There are some events with which we have become so familiar by report
that we can scarcely believe they did not happen within our own
recollection. Thus it is with my advent into earthly existence.

Not long before the time at which I was expected to arrive in this vale
of thorns and flowers my father's only brother was seriously ill. It
became necessary for my father to accompany him to Philadelphia to
consult an eminent surgeon.

For months it had been definitely settled that I was to be a boy, for
all was grist that came to my father's mill. No shadow of a doubt of my
manhood clouded the family mind. My health had been drunk at the clubs
and in the homes, and especially at the neighborhood functions, the fox
hunts, and the name of Thomas La Salle had already been given me.
"_L'homme propose et Dieu surprend_," and so did I, for, most
unexpectedly, I made my arrival in the middle of the night, the middle
of the week, the middle of the month, almost the middle of the year,
near the middle of the century, and in the middle of a hail-storm.
Confident that I was a boy, the family had all hoped that I would be
considerate enough to postpone my coming at least until my father's
return, but with perverse discourtesy and want of filial regard, I would
not wait. Of course, there was no one ready to receive me.

I have borne the blame for this untimely début, but it was really the
fault of the barn which, in the early part of the evening, had caught
fire and been burned to the ground. The excitement had passed and the
sleep of exhaustion that follows disrupting events had settled over all
when again there was confusion; this time owing to my inconsiderate
haste to present myself. The keys to the stable door could not be found.
There was no time to hunt for them, so the hinges were pried off and
Fannie Kemble, the fleetest and safest horse in the stable, was
hurriedly called from her dreams. My young uncle, afterwards a gallant
Confederate officer, Colonel J. J. Phillips, was routed out and,
barefoot and mounted upon the horse without saddle or bridle, rode post
haste for our family physician, treasuring the grievance to reproach me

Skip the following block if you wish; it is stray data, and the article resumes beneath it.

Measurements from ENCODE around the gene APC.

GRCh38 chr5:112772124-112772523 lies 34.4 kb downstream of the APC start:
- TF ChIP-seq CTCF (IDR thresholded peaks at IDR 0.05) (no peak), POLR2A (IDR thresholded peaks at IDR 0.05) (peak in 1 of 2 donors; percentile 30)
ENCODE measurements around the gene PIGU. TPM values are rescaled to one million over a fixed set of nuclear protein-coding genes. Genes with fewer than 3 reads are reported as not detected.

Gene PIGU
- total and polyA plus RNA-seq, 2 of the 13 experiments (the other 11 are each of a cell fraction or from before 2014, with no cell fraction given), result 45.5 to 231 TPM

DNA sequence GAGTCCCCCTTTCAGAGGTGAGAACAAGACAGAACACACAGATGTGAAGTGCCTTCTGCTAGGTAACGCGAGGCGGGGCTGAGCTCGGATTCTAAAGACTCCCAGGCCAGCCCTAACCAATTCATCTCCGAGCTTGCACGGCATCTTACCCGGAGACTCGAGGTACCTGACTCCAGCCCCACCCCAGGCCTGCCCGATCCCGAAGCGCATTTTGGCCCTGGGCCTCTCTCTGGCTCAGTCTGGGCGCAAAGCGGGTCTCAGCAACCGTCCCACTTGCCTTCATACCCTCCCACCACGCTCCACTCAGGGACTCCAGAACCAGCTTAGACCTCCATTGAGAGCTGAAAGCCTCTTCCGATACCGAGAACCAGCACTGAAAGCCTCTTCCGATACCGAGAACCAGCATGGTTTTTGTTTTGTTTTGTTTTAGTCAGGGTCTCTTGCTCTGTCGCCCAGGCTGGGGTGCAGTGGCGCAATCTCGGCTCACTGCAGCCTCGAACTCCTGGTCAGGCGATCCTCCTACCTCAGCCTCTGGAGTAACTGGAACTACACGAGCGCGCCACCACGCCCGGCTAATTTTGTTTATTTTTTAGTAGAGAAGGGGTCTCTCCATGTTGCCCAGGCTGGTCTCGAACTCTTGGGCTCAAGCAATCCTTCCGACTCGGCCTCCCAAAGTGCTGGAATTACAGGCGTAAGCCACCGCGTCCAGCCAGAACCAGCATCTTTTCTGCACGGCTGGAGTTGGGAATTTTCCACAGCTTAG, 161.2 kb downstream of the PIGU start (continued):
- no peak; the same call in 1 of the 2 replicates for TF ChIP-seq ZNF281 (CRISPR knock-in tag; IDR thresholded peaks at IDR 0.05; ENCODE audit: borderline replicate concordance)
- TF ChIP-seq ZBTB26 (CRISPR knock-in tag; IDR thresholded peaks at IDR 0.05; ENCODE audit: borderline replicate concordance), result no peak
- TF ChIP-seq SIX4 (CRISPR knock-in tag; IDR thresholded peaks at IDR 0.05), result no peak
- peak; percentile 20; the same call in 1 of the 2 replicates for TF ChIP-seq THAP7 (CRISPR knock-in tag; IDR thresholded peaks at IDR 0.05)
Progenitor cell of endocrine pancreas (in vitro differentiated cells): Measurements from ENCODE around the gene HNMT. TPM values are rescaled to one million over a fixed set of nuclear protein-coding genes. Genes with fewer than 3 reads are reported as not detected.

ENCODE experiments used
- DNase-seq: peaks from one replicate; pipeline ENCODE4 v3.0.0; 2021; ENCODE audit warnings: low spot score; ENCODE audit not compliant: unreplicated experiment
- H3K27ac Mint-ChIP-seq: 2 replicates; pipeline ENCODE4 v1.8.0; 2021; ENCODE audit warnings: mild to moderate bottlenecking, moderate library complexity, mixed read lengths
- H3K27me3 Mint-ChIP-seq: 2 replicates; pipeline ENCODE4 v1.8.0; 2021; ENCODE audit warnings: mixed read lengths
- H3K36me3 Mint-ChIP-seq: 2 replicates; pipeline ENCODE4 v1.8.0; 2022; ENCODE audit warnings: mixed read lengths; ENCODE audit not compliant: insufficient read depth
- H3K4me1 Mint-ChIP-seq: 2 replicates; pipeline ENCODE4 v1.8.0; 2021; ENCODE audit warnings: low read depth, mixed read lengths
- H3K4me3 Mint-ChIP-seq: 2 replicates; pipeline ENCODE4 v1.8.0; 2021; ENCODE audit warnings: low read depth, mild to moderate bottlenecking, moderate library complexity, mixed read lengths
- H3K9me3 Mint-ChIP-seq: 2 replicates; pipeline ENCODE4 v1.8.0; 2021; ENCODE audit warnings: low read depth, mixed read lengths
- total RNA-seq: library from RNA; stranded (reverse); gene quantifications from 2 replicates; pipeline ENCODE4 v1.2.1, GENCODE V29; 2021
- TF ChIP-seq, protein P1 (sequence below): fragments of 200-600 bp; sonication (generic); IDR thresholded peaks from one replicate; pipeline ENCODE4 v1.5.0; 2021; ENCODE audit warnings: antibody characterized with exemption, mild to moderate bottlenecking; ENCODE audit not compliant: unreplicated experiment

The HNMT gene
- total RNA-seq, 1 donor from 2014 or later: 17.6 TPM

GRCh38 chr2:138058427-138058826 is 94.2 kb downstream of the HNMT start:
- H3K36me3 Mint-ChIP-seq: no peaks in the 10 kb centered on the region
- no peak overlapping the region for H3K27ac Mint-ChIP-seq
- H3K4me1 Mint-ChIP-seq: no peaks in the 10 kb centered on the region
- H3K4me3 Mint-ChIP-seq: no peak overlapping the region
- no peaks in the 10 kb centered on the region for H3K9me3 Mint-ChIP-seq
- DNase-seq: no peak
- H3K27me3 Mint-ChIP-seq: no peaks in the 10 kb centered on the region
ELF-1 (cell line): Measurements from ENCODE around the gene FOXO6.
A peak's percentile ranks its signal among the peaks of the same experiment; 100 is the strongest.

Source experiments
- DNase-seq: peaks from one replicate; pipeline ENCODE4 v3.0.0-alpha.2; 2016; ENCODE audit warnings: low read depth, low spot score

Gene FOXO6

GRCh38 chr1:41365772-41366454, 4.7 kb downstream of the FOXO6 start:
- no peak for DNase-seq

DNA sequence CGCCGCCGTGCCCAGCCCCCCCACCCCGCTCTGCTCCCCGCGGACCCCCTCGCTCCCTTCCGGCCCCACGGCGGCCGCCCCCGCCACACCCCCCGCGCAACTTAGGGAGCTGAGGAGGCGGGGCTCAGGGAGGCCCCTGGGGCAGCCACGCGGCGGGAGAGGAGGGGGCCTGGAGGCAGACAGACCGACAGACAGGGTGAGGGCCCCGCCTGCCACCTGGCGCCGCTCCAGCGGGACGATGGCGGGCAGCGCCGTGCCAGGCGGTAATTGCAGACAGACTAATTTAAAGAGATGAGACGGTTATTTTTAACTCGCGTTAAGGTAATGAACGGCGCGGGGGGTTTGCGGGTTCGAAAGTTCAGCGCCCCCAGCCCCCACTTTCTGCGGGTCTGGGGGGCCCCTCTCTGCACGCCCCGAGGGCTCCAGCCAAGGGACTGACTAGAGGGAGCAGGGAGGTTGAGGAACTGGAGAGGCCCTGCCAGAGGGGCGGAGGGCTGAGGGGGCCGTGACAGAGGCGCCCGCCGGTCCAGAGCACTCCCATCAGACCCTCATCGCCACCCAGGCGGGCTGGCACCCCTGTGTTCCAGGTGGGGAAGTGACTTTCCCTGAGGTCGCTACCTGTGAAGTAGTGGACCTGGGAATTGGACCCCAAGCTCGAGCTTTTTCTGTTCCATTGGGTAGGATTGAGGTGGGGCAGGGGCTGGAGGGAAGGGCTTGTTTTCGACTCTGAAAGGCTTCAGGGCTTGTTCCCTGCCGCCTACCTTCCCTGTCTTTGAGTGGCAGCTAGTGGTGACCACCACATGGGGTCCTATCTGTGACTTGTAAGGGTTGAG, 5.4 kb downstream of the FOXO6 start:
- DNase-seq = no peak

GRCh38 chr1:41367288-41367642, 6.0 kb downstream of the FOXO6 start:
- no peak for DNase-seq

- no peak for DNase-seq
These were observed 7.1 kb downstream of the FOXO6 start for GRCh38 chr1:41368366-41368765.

with in after years when I would give evidence of a too impetuous
disposition. In my eagerness to fly to the ills I knew not of, I would
not await the arrival of the medical man and, spurning his assistance,
defying them all, made my "ingress into life, naked and bare."

"Why didn't you wait for me, you impertinent little rascal?" inquired
the Doctor. "What's your hurry? You are too enterprising for so young a
lad."

"Lordy, Lordy, Marse Doctor," interposed my mammy tragically, "he ain't
no boy-chile. It's a po' li'l gal-chile."

"A girl? Why! Damn him!" exclaimed the Doctor in astonishment and
dismay. Thus my first greeting upon arriving on the earth was one of
profanely expressed disapproval.

A wail of woe indescribable went up from all around. My poor,
disappointed, heart-broken mother turned her face to the wall.

"Come 'long to yo' mammy, honey. She ain't gwine to 'sert you ef you is
a gal-chile, po' l'il lamb! You can't he'p yo' calamity no mo' dan
we-all kin. Mammy knows hit's terrible. En yo' pa, he gwine cuss eb'y
last nigger on de plantation 'bout hit. I wonder what dey gwine name
you, for Tommy ain't no gal's name. Dey can't call you atter none er yo'
gran'pas now, nuther. I suttinly is sorry, but dar ain't nuttin' so bad
dat hit couldn't be wusser, en you mouter been twins--gal twins! Po'
li'l thing! Den I know you'd hyer ole Bringer bark." (Ole Bringer was
the "ha'nt dog.") "Lordy! Lordy! I wonder who gwine tell yo' pa. I
reckon de Doctor better bre'k hit to him, kase de preacher is gone souf
to cure his th'oat. Dar, dar, honey, mammy's most th'oo. She gwine drap
some warm catnip tea down yo' th'oat now. Dar, dar, go sleepityby!"

Thus early in my career my mammy comforted me, as the old mammies always
comforted us "white chilluns."

Several days later my father returned and hurried to my mother. After
blessing and kissing her he said proudly:

"Now, little mother, papa wants to see his little man. Where is he?"

In those days the nearest telegraph station was a long distance from our
plantation home and there had been no opportunity of informing my father
of the misfortune that had befallen the family.

A burst of tears answered him.

"My God! My wife! My boy is not--not dead!"

"Oh, my darling, it's worse than that!"

"Worse! He is not deformed!"

"I can't tell you! I--I couldn't help it."

"_Where_ is he?"

"In there," pointing to the room that had been arranged for a nursery.

Mammy Charity, who had been eaves-dropping, was almost knocked over as
my father suddenly opened the door upon her and excitedly cried:

"Let me see my boy, mammy!"

"Marse Dae, please, suh, fergib us all, but--de boy is a gal."